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Low-Cost European Carrier Seeks Protection; Planes GroundedJune 25, 2009 By: Jena Tesse Fox
The Slovak Spectator is reporting that, after Orly Airport in Paris seized an airliner belonging to Slovak low-cost air carrier SkyEurope Airlines on Monday, June 22, the airport in Bucharest, Romania, did the same with an additional two SkyEurope airplanes on June 23. The two planes in Bucharest were later allowed to depart.
Bucharest Airport alleges that SkyEurope owes it $737,214, the Romanian Transport Ministry explained. Orly has been holding one plane since Monday and has also stated that unpaid debts are the reason for its move, the Czech news portal iHNed.cz reported.
SkyEurope spokesman Tomáš Kika told the SITA newswire that the company ordered a legal analysis of the French airport’s move, which indicated that Orly Airport may have taken illegitimate action. Talks between the two sides on the situation are still pending.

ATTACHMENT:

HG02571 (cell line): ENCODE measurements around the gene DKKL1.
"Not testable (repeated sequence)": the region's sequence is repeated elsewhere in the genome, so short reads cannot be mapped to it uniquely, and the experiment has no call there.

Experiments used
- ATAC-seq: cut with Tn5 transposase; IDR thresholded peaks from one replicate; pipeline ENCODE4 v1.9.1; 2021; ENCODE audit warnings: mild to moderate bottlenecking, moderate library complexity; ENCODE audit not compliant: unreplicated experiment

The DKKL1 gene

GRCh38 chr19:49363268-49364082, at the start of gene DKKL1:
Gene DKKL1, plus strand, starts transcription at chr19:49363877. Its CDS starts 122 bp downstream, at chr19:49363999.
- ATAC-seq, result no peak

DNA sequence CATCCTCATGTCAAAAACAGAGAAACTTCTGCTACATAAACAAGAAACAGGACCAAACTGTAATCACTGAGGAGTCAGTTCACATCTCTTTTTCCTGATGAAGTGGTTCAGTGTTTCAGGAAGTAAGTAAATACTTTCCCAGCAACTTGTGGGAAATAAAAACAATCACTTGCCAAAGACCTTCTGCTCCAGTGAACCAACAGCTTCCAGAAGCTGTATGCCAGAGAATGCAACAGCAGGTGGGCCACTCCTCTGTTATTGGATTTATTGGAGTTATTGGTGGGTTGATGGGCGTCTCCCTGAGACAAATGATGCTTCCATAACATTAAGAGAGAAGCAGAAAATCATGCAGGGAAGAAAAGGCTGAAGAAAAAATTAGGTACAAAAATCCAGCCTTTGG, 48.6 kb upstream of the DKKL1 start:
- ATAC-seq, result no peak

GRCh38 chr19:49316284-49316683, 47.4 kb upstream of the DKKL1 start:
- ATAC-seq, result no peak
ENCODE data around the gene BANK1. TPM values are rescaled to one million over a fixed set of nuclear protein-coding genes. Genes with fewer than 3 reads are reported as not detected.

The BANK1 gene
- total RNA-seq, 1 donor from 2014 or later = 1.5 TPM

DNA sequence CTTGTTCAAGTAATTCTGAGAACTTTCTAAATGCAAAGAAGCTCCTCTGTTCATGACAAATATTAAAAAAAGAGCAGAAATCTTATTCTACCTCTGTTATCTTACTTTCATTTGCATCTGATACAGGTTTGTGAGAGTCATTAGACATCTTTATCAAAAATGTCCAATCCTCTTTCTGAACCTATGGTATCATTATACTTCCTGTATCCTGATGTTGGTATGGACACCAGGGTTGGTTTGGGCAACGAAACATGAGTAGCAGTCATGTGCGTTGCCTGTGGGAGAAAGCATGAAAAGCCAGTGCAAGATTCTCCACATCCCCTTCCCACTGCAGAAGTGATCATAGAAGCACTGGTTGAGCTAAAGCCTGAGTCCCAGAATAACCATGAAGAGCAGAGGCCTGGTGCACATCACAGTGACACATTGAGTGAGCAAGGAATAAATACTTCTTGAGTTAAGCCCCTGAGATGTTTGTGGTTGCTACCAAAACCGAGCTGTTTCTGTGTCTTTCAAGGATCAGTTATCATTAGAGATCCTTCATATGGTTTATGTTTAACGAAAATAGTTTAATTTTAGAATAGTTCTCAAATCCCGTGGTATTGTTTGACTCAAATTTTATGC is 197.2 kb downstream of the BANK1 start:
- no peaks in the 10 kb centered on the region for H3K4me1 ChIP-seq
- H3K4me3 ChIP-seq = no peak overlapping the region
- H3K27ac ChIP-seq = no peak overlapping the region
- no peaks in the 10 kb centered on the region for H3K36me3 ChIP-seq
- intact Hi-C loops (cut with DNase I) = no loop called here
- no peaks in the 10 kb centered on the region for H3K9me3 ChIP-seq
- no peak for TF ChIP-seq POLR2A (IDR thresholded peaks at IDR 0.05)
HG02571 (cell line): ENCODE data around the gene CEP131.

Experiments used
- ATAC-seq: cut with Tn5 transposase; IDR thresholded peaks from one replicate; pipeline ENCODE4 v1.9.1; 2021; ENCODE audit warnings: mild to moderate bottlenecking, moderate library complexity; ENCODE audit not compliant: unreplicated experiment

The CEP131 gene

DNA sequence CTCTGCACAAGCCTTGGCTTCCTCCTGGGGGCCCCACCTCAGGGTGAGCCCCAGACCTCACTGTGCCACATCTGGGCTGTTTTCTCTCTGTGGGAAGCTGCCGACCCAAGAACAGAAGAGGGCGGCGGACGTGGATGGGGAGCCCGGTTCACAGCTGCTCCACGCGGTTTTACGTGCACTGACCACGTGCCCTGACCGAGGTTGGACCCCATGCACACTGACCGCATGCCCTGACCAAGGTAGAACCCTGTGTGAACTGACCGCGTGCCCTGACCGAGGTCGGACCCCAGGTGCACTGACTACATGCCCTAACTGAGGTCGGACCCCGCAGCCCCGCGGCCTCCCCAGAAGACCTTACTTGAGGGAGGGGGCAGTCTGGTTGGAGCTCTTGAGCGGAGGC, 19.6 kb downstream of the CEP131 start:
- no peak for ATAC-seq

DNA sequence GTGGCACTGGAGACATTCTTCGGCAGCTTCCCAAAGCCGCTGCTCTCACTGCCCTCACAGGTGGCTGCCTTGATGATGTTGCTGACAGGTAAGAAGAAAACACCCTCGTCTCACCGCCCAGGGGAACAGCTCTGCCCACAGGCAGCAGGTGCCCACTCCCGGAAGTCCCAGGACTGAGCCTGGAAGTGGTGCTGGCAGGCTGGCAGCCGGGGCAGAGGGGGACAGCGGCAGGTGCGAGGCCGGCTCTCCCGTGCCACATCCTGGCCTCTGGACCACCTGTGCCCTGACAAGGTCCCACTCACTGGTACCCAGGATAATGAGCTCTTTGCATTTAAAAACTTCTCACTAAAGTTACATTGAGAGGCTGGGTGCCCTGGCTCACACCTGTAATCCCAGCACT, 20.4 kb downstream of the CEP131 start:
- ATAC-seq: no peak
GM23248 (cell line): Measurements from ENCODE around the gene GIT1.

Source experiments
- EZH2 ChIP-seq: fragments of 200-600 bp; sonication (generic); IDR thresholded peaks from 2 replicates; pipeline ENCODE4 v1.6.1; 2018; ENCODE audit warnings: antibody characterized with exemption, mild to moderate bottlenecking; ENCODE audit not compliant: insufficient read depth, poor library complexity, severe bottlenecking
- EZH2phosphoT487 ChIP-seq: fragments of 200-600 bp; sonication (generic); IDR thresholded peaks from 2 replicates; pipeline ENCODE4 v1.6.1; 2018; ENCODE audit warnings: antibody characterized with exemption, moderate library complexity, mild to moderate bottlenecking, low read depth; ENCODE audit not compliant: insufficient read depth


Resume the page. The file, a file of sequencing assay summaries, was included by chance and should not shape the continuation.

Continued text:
SkyEurope Airlines announced earlier this week that it had applied for court protection from creditors for three months. SkyEurope's finance director, Nick Manoudakis, said that, according to Slovak law, court protection from creditors may last for up to 90 days and can be prolonged by two more months. Manoudakis stressed that the company’s goal is to restructure its debt and gain new investment as soon as possible. He refused to elaborate on the sum SkyEurope would like to obtain through new investment.
During the restructuring process, existing contracts with suppliers have to be observed by both sides. Suppliers will be paid for services provided during the restructuring process but the company will be protected from activities aimed at collecting debts from the past. The company has been facing growing pressure from creditors in recent weeks. SkyEurope Airlines, based in Bratislava, operates flights from its three bases in Bratislava, Prague and Vienna. Its fleet has decreased from 15 to its current eight Boeing 737 planes; the airline intends to increase the number to 10 planes this summer.